Recent experience – especially the 3Q 2008 crude price plunge – suggests to us that speculators can contribute to price volatility and may even provide short-term inflationary impacts, but we have seen little evidence that financial premiums can be sustained when lower-priced physical deliveries undercut them. The issue has brought no obvious consensus among experts, either, including dissent among different branches of the U.S. Federal Reserve. An October 2011 publication by the Dallas Federal Reserve Bank put the blame on fundamentals, arguing that “the tripling of oil prices from early 2007 to mid-2008 is consistent with several market fundamentals, including increased demand from emerging markets, low elasticities of demand and reduced OPEC excess capacity. A contemporaneous paper published by the St. Louis Fed acknowledged that fundamentals play a principal role, but stated that “financial speculation played a significant role in the oil price increase between 2004 and 2008, and its subsequent collapse.” Given the challenges associated with seeing the oil market and difficulties with isolating the roles of noncommercial traders, we would suggest that regulating the behaviors of noncommercial oil traders would be more difficult and challenging besides. In spite of that, the Dodd-Frank Wall Street Reform Act required the CFTC to impose position limits for energy commodities. The Commission’s effort took longer than the Dodd-Frank bill anticipated and may have come up short relative to the hopes of lawmakers who believe speculative activity has inflated oil prices. CFTC’s challenges go deeper than merely seeing or quantifying the international swaps and derivatives that lie outside their regulatory purview – the Commission is still wrestling with defining them.[...] Even if the Commission’s data tell only one side of a multifaceted story, the coincidence of high prices and expanding noncommercial long interest could (a) give the President a reason to require a new rulemaking from the CFTC; or (b) give Congress political reasons to require one.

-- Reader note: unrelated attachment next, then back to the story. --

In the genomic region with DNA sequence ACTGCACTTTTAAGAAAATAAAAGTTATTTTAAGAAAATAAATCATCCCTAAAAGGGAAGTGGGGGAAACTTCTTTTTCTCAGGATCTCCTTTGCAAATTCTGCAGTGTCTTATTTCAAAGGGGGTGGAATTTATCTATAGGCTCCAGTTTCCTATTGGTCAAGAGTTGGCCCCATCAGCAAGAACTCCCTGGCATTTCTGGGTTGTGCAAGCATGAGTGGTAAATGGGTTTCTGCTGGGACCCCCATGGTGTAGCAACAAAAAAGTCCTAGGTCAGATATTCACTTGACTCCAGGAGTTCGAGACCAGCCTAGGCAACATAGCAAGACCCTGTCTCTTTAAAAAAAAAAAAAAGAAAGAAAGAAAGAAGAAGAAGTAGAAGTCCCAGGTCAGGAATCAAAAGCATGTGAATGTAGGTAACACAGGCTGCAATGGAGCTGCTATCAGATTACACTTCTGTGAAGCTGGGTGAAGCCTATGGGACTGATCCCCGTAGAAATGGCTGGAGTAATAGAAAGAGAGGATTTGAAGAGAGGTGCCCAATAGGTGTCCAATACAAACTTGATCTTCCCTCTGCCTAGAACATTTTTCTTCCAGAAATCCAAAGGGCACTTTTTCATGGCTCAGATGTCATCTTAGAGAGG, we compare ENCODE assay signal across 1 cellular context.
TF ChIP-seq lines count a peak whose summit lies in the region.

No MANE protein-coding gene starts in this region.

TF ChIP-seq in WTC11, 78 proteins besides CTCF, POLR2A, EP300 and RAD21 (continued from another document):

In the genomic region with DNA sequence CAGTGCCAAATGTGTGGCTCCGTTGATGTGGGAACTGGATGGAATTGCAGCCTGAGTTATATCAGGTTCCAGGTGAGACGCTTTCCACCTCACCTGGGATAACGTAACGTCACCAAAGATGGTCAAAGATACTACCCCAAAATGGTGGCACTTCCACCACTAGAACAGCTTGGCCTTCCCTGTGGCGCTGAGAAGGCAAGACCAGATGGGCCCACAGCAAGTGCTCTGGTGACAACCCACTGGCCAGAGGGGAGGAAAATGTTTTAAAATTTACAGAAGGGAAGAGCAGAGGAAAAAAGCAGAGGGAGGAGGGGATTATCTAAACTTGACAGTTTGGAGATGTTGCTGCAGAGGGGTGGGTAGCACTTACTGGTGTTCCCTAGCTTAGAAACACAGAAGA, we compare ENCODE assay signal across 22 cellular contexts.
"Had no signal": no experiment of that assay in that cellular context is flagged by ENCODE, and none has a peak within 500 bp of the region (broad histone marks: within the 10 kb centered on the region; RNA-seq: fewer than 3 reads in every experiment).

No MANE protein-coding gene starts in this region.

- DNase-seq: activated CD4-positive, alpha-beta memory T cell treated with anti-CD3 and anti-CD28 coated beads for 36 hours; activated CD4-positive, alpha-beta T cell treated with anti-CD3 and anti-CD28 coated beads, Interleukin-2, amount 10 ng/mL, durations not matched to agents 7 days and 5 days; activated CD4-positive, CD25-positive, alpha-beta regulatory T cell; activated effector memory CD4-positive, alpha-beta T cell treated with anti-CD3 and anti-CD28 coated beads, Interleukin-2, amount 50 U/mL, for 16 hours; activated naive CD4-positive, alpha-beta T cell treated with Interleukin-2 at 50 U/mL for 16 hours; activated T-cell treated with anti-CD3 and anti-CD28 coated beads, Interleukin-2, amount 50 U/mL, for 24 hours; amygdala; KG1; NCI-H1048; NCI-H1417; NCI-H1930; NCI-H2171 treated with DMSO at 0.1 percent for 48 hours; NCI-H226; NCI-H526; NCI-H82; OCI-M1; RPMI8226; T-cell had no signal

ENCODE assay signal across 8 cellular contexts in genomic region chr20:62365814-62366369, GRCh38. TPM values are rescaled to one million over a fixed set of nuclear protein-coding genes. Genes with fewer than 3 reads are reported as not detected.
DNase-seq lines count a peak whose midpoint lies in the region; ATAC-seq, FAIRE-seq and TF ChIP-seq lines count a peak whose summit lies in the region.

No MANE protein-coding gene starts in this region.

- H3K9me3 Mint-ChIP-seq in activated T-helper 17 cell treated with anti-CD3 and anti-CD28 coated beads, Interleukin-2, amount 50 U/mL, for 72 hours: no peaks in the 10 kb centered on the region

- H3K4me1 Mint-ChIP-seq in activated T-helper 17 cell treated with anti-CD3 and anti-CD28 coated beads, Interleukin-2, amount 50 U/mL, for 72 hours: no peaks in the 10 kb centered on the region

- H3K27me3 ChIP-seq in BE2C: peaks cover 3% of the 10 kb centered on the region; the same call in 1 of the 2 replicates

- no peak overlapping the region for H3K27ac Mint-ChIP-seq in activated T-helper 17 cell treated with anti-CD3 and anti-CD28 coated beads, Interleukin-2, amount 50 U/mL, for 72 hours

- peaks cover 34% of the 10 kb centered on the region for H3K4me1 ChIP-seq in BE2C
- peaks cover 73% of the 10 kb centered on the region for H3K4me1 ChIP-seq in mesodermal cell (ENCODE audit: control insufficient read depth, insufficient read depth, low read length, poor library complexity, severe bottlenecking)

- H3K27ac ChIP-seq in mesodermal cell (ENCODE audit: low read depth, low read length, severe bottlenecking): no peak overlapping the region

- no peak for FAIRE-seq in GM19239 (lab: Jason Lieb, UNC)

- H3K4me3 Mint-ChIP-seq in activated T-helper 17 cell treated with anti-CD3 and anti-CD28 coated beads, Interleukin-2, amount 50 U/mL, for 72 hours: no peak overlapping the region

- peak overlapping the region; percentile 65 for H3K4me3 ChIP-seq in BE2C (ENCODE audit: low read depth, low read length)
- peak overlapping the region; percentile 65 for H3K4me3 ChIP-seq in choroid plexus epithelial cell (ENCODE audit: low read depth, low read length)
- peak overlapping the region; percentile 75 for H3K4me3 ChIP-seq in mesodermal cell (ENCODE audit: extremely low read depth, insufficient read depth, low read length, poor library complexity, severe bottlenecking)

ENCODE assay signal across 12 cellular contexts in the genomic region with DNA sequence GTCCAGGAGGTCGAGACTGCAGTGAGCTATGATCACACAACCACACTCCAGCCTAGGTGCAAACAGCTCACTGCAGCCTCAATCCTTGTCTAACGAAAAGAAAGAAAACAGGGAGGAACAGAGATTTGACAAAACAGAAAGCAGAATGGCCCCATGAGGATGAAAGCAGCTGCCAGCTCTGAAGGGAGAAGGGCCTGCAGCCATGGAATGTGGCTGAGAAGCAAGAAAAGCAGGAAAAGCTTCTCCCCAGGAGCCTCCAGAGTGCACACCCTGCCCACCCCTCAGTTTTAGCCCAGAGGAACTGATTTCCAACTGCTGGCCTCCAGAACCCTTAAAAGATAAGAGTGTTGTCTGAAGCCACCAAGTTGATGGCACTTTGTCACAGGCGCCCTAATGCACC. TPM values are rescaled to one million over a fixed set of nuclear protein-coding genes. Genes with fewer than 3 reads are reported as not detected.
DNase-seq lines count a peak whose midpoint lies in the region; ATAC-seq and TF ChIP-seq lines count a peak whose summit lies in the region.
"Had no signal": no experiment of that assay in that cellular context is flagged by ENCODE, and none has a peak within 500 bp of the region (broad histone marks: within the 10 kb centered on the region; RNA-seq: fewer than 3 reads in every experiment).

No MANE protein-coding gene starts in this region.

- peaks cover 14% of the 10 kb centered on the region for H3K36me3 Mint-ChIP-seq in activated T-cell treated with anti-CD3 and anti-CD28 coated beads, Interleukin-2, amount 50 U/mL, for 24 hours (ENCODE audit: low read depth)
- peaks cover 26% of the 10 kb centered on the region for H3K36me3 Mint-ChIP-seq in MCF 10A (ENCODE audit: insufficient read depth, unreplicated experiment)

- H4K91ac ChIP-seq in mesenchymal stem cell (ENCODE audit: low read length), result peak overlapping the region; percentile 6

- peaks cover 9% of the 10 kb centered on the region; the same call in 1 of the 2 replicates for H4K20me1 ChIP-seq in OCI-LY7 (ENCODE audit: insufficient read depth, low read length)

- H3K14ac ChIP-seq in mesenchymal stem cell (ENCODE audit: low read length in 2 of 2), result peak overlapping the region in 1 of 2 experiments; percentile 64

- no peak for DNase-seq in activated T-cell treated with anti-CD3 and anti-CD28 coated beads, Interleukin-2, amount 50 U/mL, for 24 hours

Target #5: Blame OPEC. 80% of global crude oil reserves belong to national oil companies, a fact that often surfaces in oil companies’ arguments for expanded access to U.S. resources. Past Congresses haven’t materially expanded access, but they have responded to pump prices by pointing the finger at the producers’ group. The “No Oil Producing Exporting Cartels” (NOPEC) bill has appeared frequently on the Hill. NOPEC would declare OPEC to be in violation of the Clayton Antitrust Act, potentially exposing individual and corporate holdings here in the U.S. to seizure as part of an antitrust proceeding. [...] NOPEC also has potential to turn currently cooperative relationships between U.S. oil companies and the sovereign nations that granted them producing concessions into litigious confrontations. [...] OPEC has failed to function much like a cartel at all and, at this point, the producers’ group has fragmented into splinter alliances with, and against, the coalition of “like-minded nations” convened to sanction Iran on a bottom-up, country-level basis. If the oil price blame game reflected logical conclusions under sober circumstances, we would expect Congress to care more about the anticompetitive implications of “soft nationalizations” taking place in Brazil, but history does not support that outcome.
NOPEC cleared both Chambers with decisive majorities in 2007 before behind-the-scenes negotiations excised it from the Energy Independence and Security Act. Should high prices endure, OPEC could be blamed again, putting the Obama Administration in precisely the same position the Bush Administration was in five years ago, but for one difference: this is President Obama’s first term, and standing in front of a Congress hell-bent on blaming OPEC could be an easy way to lose the blame game.
|Mar-16-12|| ||PinnedPiece: <jb>: This is as accurate as you can get....full disclosure, baby.|
The information that you have been living for.
|Mar-16-12|| ||chancho: From Wiki:
<The first frac job was performed in 1947, though the current fracking technique was first used in the late 1990s in the Barnett Shale in Texas.>
< Earlier Kibitzing · PAGE 2942 OF 4474 ·